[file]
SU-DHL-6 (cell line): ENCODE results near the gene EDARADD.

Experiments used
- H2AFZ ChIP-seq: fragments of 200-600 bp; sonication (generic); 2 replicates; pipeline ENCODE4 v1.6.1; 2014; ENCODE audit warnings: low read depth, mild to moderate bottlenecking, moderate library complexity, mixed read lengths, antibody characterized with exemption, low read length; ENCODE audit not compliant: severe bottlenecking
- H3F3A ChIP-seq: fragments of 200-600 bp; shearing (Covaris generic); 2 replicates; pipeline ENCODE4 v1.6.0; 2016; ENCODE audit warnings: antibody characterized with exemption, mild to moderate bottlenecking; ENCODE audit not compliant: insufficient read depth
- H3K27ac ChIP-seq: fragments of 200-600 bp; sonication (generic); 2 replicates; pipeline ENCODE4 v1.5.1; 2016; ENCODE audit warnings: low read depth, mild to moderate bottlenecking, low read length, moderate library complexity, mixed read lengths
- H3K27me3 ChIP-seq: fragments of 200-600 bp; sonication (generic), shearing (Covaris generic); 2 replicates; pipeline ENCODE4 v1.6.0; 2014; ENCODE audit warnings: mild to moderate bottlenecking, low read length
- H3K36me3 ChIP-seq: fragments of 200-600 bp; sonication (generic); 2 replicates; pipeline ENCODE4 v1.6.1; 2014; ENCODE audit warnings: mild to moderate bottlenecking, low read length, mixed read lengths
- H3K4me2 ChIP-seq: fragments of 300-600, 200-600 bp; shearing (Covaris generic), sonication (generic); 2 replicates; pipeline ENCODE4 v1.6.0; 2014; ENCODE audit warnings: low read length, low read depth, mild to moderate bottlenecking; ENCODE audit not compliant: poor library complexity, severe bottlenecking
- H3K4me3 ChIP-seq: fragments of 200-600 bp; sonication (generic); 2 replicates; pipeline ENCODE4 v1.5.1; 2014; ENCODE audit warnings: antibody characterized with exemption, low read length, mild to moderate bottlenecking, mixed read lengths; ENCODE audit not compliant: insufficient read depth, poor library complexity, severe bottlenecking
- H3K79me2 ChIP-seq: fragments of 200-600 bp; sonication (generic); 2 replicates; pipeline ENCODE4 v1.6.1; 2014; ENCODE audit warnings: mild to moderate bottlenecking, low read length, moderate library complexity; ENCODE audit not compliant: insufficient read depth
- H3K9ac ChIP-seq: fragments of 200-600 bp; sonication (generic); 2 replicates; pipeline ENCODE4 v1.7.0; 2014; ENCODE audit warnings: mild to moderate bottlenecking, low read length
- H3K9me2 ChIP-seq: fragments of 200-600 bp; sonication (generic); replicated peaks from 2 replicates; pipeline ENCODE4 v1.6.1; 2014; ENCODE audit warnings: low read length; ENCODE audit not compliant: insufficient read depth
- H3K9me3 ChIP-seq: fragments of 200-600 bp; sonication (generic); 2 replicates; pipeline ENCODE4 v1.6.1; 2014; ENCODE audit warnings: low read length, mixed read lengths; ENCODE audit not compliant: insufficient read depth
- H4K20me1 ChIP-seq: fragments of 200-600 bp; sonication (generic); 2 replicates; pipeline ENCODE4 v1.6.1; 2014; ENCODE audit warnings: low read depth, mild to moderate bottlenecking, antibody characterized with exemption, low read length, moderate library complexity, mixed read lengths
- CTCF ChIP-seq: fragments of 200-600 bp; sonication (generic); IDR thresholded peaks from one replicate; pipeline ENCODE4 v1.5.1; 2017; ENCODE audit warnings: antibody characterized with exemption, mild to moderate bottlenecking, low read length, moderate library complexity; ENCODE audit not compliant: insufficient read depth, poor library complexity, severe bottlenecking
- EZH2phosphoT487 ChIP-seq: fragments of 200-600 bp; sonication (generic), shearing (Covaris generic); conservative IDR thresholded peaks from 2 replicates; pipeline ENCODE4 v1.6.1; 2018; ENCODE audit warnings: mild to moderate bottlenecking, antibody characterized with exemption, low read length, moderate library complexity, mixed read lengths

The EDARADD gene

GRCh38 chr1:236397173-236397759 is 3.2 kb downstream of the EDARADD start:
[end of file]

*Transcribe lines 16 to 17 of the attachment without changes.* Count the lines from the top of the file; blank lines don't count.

- EZH2phosphoT487 ChIP-seq: fragments of 200-600 bp; sonication (generic), shearing (Covaris generic); conservative IDR thresholded peaks from 2 replicates; pipeline ENCODE4 v1.6.1; 2018; ENCODE audit warnings: mild to moderate bottlenecking, antibody characterized with exemption, low read length, moderate library complexity, mixed read lengths

The EDARADD gene